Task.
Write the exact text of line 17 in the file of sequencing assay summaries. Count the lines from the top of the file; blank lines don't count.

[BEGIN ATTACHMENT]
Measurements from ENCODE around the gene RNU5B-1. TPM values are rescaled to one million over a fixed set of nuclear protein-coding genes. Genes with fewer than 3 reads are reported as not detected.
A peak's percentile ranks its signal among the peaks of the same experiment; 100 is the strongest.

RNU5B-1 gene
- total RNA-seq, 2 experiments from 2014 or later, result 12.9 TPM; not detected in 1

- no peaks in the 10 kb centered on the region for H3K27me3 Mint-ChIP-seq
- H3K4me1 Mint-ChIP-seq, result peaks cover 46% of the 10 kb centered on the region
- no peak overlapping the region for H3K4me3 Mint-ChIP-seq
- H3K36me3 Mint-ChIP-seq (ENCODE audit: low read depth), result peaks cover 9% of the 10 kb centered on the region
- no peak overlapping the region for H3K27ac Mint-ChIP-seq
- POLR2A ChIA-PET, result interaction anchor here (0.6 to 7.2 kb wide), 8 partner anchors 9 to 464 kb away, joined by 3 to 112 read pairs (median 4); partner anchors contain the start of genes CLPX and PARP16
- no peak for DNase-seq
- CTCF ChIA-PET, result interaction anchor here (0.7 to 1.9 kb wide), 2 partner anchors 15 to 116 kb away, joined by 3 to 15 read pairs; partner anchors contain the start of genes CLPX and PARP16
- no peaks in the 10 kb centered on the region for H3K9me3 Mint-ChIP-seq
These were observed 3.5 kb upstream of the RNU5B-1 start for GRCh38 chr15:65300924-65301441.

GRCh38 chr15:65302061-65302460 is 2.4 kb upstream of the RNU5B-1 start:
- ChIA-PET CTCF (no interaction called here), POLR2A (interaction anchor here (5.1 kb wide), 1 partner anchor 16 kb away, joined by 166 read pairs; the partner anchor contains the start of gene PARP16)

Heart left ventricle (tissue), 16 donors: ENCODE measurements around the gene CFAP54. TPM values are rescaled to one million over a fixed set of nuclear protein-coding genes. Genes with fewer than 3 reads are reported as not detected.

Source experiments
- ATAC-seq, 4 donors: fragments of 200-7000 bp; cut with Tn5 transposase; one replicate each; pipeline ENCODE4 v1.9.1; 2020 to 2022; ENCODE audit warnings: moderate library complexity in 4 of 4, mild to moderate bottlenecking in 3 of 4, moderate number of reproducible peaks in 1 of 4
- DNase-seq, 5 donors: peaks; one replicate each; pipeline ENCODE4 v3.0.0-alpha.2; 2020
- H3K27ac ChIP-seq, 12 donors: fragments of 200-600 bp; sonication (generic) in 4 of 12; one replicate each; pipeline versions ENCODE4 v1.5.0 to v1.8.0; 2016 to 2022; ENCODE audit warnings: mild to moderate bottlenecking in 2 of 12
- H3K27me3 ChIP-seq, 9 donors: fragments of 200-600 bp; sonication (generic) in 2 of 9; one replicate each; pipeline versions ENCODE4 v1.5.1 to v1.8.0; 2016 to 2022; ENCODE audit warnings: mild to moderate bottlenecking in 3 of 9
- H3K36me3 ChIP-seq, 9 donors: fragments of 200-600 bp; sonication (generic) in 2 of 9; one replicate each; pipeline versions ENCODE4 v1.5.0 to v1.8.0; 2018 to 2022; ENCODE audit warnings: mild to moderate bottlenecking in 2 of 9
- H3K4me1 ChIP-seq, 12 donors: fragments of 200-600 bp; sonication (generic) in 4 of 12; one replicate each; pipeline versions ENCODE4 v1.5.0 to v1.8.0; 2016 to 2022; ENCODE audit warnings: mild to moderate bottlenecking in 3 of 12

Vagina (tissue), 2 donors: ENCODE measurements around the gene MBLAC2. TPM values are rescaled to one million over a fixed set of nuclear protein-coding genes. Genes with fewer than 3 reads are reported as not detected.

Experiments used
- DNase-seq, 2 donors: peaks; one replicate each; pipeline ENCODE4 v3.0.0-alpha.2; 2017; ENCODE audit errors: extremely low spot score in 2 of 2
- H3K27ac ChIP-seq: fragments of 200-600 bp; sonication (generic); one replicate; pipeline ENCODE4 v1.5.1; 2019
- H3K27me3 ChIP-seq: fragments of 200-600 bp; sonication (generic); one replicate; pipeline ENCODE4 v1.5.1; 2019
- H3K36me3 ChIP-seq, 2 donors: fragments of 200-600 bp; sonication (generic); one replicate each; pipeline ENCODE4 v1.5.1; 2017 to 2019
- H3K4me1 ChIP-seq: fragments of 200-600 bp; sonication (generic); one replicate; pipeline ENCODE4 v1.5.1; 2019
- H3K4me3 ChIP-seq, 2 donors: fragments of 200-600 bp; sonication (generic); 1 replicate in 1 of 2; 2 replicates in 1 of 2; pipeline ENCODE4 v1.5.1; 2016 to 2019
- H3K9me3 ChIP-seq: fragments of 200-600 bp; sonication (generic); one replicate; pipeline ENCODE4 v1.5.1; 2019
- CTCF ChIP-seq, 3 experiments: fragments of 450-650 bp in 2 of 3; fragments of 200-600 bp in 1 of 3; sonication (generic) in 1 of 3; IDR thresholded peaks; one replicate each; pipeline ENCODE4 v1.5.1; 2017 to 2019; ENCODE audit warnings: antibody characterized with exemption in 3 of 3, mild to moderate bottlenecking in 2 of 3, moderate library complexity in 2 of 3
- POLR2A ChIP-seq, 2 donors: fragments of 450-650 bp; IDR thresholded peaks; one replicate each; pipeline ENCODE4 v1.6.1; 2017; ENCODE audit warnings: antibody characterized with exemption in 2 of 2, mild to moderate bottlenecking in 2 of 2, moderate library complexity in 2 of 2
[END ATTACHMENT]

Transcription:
Heart left ventricle (tissue), 16 donors: ENCODE measurements around the gene CFAP54. TPM values are rescaled to one million over a fixed set of nuclear protein-coding genes. Genes with fewer than 3 reads are reported as not detected.